VILNIUS – On June 9, 2015, the Government of the Republic of Lithuania passed resolution No. 597 acknowledging the Vilnius Concert and Sports Hall reconstruction and rearrangement. It was slated as an economic project of State importance, coined the Vilnius Congress Center Reconstruction.
The respective resolution set out the vision of a conference center of grandiose proportions, stating:
“It will have a significant impact on the Lithuanian economic, social, cultural, political life and (or) for the definite field of public relations state, as established and operating in new Vilnius Congress Centre will allow attracting further both foreign and local tourist flows to Vilnius and Lithuania . New business relationships, contracts during international events will be made. International business and foreign investment across Lithuania will be promoted.”
The proposal articulated the extent to which the plan would enhance Lithuania’s cultural contribution to the world:
“After implementation of the Vilnius Congress Centre project, the conditions to organize not only a high-level international conferences and congresses, but also cultural events, will be provided. The increase of Lithuania, as a cultural region, with the possibility of exhibitions, cultural events, concerts, educational programs organization will be seen.”
And finally, in its efforts to develop the new conference center, the government guaranteed protection stating, “It would not only create a missing business (conference) tourism infrastructure, but also protect abandoned and unused Culture heritage infrastructure in Vilnius city center.”
“The Vilnius Concert and Sports Hall building complex, located at Rinktinės str. 1, Vilnius, is a unique place, positive for the activities of congress center and urban structure of the city, and the optimal accessibility of the object in terms of cultural and natural environment, events security and service. After the reconstruction of the building complex and having applied it for the congresses, conferences and other events, it would not only create a missing business (conference) tourism infrastructure, but also protect abandoned and unused Culture heritage infrastructure in Vilnius city center.”
However, what the proposal didn’t mention, was that the conference center in Vilnius was to be developed on a 500-year old Jewish cemetery. This property which enjoys international protection from desecration in perpetuity, was the final resting place of some of the most prestigious Jewish sages of the times. These included R. Menahem Mannes Chajes (d. 1636), one of Vilna’s earliest Chief Rabbis; R. Moshe Rivkes (d. 1671), author of Be’er Ha-Golah, a classic commentary on the Shulhan Arukh; R. Shlomo Zalman (d. 1788), younger brother of R. Hayyim of Volozhin and a favorite disciple of the Gaon of Vilna; R. Elijah b. Solomon (d. 1797), the Gaon of Vilna; and R. Abraham Danzig (d. 1820), author of Chaye Adam, a digest of practical Jewish law, together with tens of thousands of graves of all the Jewish men, women and children who had lived and died in Vilna between the years of 1592 and 1831.
What the proposal doesn’t say is that the Lithuanian government’s initiative had been condemned by political leaders, congressmen, senators and the White House. What the proposal doesn’t say is that leading Rabbis from across the globe have vehemently opposed the plan, that community leaders of the 1-billion strong evangelical world community have threatened to boycott Lithuanian tourism, if the Vilnius Congress Center is ever built. Most certainly, in lieu of the Lithuanian central bank’s prediction that a fifth of the economy could be wiped because of the coronavirus pandemic, a boycott may well be the last straw. Turning off the taps of tourism would inevitably lead to massive unemployment and economic collapse.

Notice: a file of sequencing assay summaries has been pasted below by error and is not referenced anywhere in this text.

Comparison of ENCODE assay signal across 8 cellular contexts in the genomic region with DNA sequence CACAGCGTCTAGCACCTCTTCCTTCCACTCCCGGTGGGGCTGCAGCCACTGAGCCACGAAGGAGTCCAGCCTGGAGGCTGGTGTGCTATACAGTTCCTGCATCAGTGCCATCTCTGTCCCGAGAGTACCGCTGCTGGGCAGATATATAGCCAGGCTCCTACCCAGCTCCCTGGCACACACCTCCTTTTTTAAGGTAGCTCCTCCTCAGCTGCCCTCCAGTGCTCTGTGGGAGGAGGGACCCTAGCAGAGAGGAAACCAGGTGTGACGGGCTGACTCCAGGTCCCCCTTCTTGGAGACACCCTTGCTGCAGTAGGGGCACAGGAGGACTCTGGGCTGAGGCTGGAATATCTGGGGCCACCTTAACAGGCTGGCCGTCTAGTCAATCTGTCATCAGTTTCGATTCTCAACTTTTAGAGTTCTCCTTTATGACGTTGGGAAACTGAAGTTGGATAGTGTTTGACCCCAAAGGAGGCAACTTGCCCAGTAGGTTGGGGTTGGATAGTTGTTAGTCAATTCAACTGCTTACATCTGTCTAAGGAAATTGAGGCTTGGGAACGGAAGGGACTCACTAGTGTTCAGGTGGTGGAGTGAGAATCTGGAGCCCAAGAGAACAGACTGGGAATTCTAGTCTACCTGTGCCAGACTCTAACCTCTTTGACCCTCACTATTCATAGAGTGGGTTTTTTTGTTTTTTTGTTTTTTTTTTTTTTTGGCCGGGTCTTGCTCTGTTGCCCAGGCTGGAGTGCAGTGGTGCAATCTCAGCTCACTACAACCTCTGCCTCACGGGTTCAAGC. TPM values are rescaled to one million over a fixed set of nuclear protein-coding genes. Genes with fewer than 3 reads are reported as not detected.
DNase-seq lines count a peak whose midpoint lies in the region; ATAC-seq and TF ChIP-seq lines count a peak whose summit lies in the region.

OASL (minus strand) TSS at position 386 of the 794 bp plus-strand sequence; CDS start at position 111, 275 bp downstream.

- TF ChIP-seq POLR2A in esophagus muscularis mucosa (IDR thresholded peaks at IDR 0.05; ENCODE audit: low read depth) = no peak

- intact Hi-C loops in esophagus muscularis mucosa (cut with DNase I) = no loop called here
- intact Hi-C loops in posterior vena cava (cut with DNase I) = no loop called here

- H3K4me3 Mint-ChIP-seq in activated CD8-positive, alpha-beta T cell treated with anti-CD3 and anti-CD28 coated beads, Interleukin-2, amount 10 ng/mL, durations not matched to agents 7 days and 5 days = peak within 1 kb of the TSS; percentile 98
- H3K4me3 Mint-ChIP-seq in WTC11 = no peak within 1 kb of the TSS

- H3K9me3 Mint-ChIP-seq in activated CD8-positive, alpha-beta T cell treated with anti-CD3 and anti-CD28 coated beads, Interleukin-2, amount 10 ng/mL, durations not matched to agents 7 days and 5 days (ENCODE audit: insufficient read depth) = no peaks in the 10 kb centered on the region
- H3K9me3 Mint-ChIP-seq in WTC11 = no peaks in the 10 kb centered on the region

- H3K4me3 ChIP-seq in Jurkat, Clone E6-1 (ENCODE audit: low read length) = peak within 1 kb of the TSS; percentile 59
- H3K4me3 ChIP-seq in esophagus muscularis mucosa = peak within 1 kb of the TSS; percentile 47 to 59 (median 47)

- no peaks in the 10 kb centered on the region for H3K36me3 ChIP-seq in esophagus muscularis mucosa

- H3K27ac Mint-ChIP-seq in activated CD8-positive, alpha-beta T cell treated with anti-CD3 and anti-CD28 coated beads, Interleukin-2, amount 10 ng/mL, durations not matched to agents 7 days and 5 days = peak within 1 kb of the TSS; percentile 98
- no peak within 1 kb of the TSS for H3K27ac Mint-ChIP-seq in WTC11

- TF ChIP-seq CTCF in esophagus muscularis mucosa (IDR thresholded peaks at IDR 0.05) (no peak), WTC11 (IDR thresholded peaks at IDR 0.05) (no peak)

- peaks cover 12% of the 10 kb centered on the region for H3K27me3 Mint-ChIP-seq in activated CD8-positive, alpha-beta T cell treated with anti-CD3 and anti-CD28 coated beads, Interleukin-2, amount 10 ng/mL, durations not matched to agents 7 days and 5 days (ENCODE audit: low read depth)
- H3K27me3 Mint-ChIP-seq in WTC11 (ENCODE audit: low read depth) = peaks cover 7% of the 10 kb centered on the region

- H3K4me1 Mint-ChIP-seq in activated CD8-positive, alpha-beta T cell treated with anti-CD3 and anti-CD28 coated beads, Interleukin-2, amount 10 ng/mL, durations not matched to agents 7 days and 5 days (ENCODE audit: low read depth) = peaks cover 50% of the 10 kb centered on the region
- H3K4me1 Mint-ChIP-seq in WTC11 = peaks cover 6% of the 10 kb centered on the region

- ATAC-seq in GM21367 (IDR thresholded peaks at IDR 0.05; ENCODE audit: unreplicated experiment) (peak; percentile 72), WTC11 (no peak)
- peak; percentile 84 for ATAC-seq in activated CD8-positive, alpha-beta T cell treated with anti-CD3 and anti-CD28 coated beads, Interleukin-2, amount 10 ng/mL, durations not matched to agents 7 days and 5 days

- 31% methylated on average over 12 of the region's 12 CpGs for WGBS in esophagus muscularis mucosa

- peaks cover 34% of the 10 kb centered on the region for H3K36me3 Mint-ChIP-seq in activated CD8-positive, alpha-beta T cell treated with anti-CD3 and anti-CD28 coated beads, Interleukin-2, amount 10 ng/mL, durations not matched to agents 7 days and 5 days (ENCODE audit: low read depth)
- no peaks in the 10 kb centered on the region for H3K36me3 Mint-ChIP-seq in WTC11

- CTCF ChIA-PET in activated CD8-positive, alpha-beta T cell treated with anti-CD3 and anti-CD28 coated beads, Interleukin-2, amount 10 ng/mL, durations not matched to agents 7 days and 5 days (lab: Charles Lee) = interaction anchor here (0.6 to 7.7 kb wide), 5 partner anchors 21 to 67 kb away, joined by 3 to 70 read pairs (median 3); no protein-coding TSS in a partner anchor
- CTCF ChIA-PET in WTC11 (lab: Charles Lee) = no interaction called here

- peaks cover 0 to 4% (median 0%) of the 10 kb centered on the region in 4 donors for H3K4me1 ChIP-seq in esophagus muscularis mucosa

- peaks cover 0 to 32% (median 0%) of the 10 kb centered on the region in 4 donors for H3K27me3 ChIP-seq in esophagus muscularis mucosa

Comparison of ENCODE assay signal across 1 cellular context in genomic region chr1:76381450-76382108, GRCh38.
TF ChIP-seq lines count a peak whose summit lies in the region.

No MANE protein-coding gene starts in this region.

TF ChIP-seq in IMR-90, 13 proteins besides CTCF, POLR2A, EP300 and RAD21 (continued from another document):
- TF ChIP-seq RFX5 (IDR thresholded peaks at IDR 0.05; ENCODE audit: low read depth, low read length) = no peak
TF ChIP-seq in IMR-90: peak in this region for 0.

In May 2020 the Lithuanian government announced that it would allocate a state support grant of $45 million towards tourism. A financial analyst who is monitoring the impact of coronavirus on Lithuania said that a tourist boycott would be the equivalent of flushing the $45 million allocation down the toilet.
Additionally, the government’s construction plan violates both the Geneva convention and the EU Charter of Human Rights. Both condemn construction on a cemetery.
Proponents of the plan to build the conference center argue that in the spirit of protecting human bones and skeletal remains in the construction process, “the highest level of supervision will be asserted.”
However, the leading Jewish authority on Jewish law, Rabbi Chaim Kanievsky has already ruled that “it is forbidden to use the cemetery for any other purpose other than as a resting place for the deceased.”
Similarly, a respected Rabbinical court in Israel issued a judgement that the Lithuanian government’s proposal is a blatant desecration of the cemetery and that it is forbidden to build the conference center under any circumstances.
Already members in the Vilnius Jewish community voiced concern that Turto Bankas, the government proxy that is mandated to see the project through to fruition, is using illegal means to acquire authorization from various parties.
One member of the Jewish community, who would only comment on condition of anonymity said, “The system is corrupt to the core. Everyone is receiving under the table payoffs. In most democratic countries, people go to jail for this type of thing.”